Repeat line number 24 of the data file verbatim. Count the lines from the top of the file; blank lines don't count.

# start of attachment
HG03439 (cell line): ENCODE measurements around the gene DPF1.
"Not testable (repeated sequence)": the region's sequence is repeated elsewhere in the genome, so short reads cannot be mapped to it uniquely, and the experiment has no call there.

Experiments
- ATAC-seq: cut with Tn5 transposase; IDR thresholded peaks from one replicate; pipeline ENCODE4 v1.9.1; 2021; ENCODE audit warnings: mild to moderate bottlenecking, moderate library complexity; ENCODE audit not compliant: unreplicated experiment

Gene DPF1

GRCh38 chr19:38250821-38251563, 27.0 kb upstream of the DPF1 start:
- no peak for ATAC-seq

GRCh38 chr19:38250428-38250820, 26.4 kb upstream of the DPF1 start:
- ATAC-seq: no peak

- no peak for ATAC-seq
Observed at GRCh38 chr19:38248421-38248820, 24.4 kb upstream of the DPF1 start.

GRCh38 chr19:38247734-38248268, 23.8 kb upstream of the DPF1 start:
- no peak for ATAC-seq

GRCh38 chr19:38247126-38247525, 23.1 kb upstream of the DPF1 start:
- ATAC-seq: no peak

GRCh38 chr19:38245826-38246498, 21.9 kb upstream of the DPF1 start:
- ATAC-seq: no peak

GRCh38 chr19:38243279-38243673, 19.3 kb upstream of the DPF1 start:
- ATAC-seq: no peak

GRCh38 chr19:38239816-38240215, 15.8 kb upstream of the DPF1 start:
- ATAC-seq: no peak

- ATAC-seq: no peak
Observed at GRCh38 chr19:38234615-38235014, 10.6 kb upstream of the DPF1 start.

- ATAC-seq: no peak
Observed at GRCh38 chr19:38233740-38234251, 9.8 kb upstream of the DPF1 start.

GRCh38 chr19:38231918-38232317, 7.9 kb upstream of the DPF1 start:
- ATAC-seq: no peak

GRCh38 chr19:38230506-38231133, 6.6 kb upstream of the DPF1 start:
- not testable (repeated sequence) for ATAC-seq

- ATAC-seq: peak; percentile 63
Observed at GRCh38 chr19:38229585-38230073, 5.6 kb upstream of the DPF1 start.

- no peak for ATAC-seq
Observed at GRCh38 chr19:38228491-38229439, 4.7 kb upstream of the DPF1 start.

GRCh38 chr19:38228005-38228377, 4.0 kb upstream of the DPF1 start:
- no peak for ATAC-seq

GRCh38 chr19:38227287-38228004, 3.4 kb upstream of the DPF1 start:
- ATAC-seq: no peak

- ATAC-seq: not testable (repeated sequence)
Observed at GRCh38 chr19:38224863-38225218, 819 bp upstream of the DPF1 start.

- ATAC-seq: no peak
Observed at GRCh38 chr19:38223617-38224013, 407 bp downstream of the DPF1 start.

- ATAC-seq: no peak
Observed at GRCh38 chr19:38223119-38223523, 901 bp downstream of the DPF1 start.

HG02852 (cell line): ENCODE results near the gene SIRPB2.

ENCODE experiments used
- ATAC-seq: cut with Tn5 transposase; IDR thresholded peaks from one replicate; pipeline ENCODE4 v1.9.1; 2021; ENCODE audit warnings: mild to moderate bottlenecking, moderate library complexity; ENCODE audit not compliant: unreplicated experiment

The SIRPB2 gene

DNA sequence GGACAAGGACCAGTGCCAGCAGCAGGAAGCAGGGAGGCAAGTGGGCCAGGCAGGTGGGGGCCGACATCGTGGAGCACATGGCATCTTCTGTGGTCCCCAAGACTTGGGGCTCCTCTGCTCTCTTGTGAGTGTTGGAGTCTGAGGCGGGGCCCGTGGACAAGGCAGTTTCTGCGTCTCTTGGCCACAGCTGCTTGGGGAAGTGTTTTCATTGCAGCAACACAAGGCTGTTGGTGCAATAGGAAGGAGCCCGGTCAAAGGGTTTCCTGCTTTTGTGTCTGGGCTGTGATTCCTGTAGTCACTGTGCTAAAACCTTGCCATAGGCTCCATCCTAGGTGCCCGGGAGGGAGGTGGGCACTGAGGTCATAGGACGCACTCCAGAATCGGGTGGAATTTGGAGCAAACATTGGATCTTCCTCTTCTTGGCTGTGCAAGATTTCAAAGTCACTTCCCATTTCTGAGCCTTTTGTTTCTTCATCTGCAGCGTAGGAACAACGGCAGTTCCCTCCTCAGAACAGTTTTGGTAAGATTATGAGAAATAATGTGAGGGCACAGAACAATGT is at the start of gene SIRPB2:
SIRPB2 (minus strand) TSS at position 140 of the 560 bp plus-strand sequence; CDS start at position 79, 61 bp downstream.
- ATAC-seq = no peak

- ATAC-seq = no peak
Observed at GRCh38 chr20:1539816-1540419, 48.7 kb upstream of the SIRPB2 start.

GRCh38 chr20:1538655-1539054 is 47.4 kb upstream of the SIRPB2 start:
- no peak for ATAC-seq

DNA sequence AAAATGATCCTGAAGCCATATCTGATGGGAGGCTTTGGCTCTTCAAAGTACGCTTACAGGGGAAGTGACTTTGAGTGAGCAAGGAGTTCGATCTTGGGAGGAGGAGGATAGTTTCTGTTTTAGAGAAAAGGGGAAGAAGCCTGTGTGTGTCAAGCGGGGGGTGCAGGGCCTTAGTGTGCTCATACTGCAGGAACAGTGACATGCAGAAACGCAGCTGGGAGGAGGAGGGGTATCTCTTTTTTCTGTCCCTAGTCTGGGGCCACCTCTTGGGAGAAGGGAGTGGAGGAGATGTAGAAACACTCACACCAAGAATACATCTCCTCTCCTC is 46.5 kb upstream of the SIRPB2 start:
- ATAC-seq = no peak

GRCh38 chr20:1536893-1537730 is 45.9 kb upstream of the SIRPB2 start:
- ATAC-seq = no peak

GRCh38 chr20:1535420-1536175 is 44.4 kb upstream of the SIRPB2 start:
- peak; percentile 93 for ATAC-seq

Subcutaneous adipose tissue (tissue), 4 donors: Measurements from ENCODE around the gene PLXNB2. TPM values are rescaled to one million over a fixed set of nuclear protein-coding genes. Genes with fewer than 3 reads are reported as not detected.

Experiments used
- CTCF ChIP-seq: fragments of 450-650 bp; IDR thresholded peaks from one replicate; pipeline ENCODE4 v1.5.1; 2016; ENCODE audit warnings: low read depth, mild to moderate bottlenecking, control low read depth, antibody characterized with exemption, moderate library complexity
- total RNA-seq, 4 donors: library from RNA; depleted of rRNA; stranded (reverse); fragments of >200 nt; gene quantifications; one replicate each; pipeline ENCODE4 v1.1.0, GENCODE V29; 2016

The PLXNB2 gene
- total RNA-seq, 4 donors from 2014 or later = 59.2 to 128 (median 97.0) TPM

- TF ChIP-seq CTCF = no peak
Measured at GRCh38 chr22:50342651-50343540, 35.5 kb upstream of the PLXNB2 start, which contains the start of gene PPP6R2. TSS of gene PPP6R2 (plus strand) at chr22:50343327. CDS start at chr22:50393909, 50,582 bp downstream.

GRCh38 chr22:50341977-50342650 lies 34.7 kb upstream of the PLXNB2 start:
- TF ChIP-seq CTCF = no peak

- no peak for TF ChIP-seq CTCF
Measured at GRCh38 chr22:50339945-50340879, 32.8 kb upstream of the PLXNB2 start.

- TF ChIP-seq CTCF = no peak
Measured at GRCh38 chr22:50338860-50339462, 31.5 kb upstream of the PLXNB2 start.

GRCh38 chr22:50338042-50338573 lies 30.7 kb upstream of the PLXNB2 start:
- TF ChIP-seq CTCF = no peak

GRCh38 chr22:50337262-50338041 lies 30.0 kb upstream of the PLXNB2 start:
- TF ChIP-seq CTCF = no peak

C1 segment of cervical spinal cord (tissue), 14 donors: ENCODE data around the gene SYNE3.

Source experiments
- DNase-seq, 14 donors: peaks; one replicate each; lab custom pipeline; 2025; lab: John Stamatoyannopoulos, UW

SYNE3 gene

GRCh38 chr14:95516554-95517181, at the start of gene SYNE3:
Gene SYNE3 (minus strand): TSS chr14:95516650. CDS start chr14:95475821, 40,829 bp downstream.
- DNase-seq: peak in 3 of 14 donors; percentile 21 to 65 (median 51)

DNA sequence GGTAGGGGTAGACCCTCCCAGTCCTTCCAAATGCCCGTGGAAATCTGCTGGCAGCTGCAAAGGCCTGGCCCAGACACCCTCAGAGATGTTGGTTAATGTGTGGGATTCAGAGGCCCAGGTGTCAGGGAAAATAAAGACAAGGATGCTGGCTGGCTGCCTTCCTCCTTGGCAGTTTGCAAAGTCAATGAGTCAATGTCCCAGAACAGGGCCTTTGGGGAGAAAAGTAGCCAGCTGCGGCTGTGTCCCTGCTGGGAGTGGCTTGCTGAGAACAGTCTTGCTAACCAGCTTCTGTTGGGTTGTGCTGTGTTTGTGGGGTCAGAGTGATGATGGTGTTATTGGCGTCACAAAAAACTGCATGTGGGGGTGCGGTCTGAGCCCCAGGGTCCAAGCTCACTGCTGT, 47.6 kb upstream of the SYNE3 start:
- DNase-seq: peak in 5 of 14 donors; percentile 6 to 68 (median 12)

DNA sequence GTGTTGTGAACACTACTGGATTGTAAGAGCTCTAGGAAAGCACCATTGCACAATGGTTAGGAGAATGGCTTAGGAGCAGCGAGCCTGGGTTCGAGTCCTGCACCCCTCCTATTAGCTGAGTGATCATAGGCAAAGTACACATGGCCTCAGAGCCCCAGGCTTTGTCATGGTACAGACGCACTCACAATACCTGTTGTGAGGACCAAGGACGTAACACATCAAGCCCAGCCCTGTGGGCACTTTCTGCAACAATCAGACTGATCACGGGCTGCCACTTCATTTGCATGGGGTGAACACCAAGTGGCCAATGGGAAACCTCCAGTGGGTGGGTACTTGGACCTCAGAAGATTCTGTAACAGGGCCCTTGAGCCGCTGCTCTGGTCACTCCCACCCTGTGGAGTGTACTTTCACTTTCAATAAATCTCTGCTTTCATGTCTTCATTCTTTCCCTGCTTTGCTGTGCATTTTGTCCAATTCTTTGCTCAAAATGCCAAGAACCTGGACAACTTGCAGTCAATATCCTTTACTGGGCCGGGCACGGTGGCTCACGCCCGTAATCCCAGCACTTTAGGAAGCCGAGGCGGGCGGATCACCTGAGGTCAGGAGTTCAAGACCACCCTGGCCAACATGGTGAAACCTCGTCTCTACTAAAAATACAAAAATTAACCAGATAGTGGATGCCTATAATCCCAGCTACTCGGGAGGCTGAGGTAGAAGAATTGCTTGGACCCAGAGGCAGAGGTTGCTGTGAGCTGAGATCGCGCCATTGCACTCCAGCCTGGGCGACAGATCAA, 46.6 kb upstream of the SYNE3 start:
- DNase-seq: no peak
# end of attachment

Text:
- ATAC-seq: no peak